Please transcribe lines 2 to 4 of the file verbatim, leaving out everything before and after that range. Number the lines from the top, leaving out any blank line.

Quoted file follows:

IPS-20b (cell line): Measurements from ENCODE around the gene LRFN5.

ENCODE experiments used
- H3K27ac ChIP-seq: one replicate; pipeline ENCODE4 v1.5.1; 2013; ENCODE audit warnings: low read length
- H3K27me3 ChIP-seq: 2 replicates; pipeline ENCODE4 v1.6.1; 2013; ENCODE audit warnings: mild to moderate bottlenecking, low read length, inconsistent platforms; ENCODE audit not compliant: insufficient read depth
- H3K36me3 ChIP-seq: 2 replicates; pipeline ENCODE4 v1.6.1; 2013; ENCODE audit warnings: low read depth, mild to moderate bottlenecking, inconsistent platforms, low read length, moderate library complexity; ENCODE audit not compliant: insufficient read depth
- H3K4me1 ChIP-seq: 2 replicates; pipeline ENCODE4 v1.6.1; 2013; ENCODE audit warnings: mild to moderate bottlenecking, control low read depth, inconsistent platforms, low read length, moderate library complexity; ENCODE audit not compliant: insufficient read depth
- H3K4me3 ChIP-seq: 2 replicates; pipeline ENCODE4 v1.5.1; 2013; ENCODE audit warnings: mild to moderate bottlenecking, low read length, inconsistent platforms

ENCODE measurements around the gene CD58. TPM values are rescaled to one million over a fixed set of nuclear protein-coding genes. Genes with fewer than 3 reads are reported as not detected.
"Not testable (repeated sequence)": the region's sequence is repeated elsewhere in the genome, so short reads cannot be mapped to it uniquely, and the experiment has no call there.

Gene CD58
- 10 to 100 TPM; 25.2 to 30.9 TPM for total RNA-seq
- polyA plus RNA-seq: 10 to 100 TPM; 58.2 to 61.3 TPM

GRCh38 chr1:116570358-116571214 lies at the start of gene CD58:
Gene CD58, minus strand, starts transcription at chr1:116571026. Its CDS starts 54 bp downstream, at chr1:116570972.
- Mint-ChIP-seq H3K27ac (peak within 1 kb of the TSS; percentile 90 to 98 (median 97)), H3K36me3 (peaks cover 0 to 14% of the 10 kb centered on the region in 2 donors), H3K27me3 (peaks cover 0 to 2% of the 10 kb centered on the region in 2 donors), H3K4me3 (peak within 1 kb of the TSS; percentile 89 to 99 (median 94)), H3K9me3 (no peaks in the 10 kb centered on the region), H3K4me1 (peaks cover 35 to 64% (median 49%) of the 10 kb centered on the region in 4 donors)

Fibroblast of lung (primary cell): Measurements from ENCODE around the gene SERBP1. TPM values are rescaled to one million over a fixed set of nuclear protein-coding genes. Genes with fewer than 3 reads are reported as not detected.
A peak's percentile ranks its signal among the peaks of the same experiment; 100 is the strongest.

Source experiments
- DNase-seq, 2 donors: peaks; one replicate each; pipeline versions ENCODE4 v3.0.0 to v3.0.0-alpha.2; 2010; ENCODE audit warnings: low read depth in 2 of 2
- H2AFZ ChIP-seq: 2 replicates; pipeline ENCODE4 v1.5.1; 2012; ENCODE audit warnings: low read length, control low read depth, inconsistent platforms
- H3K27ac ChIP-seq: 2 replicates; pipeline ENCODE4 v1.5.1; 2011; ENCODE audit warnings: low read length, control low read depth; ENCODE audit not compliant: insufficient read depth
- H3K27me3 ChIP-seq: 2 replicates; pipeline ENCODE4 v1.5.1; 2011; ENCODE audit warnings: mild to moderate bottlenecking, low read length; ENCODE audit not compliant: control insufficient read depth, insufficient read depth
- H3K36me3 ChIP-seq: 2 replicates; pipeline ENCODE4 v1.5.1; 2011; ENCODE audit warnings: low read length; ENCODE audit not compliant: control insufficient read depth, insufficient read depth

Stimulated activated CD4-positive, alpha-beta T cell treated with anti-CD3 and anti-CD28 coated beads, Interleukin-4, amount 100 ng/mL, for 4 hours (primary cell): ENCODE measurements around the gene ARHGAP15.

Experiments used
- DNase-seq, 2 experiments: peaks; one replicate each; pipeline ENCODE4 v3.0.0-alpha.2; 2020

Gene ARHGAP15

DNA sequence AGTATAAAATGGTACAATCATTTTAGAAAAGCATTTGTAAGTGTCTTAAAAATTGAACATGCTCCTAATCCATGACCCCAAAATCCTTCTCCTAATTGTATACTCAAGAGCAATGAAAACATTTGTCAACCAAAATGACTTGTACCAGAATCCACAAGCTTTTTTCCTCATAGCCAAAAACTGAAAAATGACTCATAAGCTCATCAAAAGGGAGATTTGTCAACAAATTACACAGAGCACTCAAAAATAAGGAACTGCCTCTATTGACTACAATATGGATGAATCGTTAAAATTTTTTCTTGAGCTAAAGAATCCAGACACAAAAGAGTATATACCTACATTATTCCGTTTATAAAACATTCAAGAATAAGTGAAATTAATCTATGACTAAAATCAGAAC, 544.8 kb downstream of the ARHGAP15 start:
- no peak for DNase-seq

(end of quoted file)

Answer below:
ENCODE experiments used
- H3K27ac ChIP-seq: one replicate; pipeline ENCODE4 v1.5.1; 2013; ENCODE audit warnings: low read length
- H3K27me3 ChIP-seq: 2 replicates; pipeline ENCODE4 v1.6.1; 2013; ENCODE audit warnings: mild to moderate bottlenecking, low read length, inconsistent platforms; ENCODE audit not compliant: insufficient read depth